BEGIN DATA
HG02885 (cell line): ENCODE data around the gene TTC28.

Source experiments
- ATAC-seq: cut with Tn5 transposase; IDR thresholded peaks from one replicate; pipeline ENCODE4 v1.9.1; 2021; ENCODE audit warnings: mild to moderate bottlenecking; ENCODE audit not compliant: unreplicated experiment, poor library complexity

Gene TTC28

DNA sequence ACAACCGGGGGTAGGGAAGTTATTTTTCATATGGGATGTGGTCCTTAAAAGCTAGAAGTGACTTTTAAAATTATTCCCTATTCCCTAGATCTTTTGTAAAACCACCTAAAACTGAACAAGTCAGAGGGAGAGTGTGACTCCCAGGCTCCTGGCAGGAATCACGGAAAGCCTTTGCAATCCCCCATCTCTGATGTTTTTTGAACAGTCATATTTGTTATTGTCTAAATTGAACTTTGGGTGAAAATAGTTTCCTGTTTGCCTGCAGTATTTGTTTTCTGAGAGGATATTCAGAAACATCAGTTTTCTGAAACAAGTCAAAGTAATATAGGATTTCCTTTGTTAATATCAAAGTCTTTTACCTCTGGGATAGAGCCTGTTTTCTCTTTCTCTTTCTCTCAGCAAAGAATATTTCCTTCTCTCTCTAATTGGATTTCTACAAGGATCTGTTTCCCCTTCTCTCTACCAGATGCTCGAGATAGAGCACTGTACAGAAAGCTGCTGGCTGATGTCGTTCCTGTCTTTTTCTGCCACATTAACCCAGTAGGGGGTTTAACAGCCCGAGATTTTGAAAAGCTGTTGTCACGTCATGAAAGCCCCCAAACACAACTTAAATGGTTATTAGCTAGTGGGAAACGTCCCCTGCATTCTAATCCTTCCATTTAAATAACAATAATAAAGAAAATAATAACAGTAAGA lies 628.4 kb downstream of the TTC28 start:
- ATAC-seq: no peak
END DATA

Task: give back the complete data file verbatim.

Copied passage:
HG02885 (cell line): ENCODE data around the gene TTC28.

Source experiments
- ATAC-seq: cut with Tn5 transposase; IDR thresholded peaks from one replicate; pipeline ENCODE4 v1.9.1; 2021; ENCODE audit warnings: mild to moderate bottlenecking; ENCODE audit not compliant: unreplicated experiment, poor library complexity

Gene TTC28

DNA sequence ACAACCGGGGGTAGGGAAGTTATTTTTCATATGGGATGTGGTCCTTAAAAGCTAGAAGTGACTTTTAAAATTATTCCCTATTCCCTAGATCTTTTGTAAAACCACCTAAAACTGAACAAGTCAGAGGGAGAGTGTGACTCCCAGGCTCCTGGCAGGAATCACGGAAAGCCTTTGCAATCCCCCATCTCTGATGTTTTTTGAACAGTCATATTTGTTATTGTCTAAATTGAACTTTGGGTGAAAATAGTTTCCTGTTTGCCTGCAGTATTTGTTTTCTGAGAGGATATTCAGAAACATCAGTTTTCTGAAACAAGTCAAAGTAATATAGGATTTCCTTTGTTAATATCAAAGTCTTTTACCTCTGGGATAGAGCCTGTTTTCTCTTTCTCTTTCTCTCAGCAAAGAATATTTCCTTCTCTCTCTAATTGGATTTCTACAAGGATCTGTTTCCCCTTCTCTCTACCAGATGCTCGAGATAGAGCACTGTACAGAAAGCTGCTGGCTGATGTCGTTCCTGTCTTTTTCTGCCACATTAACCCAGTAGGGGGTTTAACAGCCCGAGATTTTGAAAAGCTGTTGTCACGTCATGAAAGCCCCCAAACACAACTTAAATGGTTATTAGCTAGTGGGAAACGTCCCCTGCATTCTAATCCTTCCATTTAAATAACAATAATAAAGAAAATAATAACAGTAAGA lies 628.4 kb downstream of the TTC28 start:
- ATAC-seq: no peak